In the mid 1990s many large chain stores took a major role in the sales of these so called obscene albums. Such stores as Wal Mart and K Mart decided not to sale any records that proved to be obscene. This meant that if a record label wanted to sell a lot of copies of an album, they would have to start making sure they were acceptable for the general public. Since the Wal- Marts and K -Marts were so big it would be really hard to sale a large quantity of the albums at record stores.
             
              As you can see, censorship is a big part of the music industry these days. Obviously censorship has been around for a while, but is it all that it is cracked up to be?
             
              There are many groups or coalitions who believe the answer to this question is no. There is a group by the name of the Free Music Coalition, based out of Philadelphia, Pennsylvania, that is always fighting for the right of musicians. They feel that the censorship of music is wrong and it is bad for the music community. The Free Music Coalition has three basic goals:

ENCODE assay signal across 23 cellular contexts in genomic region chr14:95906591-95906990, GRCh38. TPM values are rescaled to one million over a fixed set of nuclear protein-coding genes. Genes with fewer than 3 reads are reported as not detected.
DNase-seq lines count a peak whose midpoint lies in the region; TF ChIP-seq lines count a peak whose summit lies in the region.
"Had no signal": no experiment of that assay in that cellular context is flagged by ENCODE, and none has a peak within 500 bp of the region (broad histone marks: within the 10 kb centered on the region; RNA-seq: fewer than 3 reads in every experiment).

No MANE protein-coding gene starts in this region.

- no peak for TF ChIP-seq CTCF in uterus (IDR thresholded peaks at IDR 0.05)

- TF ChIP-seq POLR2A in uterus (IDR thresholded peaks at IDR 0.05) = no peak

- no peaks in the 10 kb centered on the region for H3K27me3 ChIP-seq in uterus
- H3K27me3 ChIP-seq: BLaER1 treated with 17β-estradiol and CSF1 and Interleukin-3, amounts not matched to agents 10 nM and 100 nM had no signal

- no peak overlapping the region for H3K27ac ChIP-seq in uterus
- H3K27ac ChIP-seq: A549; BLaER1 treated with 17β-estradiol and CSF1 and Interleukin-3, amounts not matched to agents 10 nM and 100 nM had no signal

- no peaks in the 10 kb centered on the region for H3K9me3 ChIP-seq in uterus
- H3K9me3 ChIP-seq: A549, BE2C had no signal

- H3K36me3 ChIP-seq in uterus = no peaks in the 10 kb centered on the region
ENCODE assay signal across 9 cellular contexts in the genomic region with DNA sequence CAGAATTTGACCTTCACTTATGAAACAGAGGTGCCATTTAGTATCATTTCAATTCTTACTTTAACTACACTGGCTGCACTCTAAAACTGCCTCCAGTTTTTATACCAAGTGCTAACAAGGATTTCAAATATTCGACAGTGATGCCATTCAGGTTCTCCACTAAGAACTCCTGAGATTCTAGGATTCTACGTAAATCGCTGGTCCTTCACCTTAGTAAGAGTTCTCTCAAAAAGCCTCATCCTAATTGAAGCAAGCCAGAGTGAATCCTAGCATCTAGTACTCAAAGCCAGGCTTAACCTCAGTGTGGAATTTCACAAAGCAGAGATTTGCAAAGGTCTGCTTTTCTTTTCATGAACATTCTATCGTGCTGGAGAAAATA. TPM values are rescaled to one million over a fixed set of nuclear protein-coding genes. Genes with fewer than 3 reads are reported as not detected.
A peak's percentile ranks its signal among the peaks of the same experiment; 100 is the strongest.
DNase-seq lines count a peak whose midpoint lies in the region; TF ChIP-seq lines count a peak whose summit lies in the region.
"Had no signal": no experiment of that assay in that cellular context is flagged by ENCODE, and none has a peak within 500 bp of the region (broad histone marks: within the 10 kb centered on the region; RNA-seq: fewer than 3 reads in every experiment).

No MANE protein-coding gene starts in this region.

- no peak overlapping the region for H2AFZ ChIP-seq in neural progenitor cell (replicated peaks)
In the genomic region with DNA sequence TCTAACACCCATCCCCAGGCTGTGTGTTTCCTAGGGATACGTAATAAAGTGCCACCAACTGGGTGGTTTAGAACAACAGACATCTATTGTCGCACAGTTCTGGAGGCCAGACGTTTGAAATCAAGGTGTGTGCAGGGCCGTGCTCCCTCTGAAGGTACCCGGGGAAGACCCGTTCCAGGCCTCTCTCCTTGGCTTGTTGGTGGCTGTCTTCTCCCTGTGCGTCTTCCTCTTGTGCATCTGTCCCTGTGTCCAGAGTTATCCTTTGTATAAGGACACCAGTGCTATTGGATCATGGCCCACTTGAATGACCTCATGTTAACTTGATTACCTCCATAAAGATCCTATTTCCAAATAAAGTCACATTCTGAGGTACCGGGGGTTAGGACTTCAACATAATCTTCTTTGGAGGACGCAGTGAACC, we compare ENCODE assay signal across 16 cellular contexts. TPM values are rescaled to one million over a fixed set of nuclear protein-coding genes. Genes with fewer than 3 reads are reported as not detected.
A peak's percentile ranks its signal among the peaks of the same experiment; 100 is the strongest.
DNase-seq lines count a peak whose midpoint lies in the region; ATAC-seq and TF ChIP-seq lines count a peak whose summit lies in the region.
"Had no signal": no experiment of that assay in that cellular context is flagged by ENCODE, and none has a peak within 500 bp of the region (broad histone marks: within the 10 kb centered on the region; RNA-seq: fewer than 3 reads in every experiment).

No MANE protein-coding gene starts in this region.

1. To educate the public about the seriousness of the threats we are facing. Church groups, politicians, and the police have formed a network to censor music. Fans need to understand this to effectively fight back.
             
              2. To organize a counter attack. To be successful everyone must band together, only then will activities such as letter writing campaigns, petitions, boycotts and demonstrations produce results.
             
              3. Make censorship illegal. The First Amendment is supposed to protect our freedom of expression, but lawmakers and police are able to twist the laws to stop ideas that they find dangerous or offensive. What we need is a law that prohibits the censoring and labeling of records, books, arts, or films. Only then can artists create without a cloud of fear hanging over them. Only then can we enjoy the music we want to hear ( Fighting Censorship 1).